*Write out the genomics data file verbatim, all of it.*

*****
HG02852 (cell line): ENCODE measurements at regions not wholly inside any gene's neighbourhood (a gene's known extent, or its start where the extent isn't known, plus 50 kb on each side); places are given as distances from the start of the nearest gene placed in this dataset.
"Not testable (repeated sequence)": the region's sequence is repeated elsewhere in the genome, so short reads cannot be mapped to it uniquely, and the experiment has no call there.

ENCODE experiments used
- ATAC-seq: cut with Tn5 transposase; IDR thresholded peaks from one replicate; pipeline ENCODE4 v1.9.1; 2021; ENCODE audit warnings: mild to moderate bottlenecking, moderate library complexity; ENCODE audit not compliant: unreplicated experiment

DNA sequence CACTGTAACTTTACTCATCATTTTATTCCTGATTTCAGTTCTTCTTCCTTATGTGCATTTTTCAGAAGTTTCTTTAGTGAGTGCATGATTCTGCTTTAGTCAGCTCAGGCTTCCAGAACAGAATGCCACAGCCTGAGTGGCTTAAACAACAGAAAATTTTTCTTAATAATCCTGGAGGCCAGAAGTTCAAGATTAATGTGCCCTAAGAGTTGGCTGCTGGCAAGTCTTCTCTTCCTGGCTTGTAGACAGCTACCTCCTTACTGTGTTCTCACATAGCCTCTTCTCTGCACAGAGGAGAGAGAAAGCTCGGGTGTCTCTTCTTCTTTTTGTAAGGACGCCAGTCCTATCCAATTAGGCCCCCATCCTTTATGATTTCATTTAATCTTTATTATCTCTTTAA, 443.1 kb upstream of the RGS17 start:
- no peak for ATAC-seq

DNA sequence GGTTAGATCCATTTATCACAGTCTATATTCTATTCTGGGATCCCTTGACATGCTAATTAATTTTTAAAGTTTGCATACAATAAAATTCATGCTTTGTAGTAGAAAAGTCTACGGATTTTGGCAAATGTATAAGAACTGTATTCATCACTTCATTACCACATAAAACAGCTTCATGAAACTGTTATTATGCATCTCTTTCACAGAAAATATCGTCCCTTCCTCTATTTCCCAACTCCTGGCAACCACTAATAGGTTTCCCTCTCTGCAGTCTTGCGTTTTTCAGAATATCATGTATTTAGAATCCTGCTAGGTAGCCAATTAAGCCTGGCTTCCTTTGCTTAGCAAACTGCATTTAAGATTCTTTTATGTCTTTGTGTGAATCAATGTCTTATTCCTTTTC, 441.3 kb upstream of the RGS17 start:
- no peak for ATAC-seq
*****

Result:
HG02852 (cell line): ENCODE measurements at regions not wholly inside any gene's neighbourhood (a gene's known extent, or its start where the extent isn't known, plus 50 kb on each side); places are given as distances from the start of the nearest gene placed in this dataset.
"Not testable (repeated sequence)": the region's sequence is repeated elsewhere in the genome, so short reads cannot be mapped to it uniquely, and the experiment has no call there.

ENCODE experiments used
- ATAC-seq: cut with Tn5 transposase; IDR thresholded peaks from one replicate; pipeline ENCODE4 v1.9.1; 2021; ENCODE audit warnings: mild to moderate bottlenecking, moderate library complexity; ENCODE audit not compliant: unreplicated experiment

DNA sequence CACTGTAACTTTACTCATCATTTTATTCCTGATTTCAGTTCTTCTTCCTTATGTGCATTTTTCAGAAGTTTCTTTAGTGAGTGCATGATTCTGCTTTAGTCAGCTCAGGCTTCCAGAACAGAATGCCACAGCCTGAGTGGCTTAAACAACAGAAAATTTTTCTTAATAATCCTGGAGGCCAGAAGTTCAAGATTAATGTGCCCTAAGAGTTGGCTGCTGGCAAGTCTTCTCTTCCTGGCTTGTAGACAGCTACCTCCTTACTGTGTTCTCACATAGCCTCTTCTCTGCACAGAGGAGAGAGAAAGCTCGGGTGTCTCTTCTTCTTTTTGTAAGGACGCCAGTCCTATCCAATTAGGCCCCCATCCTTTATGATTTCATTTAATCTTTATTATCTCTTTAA, 443.1 kb upstream of the RGS17 start:
- no peak for ATAC-seq

DNA sequence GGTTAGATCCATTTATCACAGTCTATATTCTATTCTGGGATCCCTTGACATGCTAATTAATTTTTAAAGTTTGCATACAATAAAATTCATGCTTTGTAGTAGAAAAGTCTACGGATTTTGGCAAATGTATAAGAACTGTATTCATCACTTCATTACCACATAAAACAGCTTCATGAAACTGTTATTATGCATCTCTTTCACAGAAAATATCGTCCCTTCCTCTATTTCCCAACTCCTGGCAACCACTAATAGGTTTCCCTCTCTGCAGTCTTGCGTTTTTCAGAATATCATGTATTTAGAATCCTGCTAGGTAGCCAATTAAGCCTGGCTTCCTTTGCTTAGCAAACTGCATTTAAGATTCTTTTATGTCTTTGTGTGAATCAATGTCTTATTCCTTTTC, 441.3 kb upstream of the RGS17 start:
- no peak for ATAC-seq